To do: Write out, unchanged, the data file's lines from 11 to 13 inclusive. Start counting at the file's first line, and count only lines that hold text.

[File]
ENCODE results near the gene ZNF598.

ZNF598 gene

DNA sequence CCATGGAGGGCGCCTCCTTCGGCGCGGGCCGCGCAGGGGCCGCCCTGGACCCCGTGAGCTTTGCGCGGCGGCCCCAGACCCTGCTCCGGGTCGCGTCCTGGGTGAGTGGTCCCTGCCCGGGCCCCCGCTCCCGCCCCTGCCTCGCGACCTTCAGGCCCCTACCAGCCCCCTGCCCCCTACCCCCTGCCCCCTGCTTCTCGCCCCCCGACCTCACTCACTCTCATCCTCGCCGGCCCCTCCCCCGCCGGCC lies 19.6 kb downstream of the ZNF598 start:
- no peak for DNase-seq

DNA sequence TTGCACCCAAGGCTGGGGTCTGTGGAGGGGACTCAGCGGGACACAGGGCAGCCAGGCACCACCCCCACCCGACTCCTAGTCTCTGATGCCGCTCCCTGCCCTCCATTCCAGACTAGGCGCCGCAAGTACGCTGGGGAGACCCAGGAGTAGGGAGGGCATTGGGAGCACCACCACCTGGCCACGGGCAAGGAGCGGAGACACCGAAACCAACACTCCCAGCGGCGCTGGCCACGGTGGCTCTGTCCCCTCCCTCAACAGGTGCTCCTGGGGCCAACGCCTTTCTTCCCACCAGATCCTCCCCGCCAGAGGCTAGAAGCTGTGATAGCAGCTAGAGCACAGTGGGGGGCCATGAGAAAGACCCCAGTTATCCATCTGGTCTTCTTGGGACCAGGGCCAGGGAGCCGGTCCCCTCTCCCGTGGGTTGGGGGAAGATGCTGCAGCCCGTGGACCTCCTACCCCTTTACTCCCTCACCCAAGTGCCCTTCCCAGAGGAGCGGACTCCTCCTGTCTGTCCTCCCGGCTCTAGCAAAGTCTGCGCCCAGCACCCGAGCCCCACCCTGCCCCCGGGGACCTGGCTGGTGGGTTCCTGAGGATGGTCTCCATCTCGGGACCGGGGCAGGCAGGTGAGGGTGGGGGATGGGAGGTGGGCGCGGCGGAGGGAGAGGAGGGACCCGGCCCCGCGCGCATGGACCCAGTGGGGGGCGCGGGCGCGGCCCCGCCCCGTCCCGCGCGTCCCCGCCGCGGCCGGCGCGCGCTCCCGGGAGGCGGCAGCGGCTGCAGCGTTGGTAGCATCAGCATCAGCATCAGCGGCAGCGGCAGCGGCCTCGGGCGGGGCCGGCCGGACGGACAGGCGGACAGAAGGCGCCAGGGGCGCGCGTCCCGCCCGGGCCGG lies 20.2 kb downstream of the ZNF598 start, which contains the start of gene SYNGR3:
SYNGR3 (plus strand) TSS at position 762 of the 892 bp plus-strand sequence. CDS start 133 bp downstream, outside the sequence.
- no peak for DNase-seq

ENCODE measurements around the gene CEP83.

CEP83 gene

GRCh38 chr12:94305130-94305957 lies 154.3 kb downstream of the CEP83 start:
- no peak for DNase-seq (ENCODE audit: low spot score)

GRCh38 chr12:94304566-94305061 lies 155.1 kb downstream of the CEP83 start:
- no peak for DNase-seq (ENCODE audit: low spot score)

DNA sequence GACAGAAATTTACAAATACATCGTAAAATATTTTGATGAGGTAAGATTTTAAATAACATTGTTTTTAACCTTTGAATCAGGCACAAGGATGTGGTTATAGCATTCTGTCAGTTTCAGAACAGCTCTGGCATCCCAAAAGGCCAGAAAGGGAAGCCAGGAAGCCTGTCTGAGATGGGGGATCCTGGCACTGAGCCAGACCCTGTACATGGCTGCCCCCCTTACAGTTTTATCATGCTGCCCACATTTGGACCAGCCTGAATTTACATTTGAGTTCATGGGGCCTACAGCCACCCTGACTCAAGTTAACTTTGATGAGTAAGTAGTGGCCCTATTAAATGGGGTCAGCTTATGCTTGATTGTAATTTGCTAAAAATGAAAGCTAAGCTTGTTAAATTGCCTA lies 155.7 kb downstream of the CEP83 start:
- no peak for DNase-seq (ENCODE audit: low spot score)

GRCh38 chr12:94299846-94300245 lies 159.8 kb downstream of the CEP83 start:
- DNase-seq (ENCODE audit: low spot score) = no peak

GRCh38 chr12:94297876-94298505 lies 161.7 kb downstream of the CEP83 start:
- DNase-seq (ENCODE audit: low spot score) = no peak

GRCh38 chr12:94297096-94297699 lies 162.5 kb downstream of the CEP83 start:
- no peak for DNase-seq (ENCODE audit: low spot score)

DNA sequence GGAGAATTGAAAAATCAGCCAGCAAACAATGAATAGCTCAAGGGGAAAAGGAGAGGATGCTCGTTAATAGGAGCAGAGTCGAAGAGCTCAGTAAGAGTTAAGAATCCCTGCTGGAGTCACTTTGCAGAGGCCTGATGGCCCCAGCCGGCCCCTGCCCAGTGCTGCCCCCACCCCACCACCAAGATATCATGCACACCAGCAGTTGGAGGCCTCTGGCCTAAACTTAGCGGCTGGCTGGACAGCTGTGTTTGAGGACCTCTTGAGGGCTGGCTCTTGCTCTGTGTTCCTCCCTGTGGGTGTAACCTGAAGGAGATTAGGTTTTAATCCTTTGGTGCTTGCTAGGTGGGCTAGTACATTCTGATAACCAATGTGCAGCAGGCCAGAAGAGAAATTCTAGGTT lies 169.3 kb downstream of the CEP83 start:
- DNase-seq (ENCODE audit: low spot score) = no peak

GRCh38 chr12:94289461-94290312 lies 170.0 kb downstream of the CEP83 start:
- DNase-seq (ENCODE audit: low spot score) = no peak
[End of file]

- no peak for DNase-seq (ENCODE audit: low spot score)

GRCh38 chr12:94304566-94305061 lies 155.1 kb downstream of the CEP83 start:
- no peak for DNase-seq (ENCODE audit: low spot score)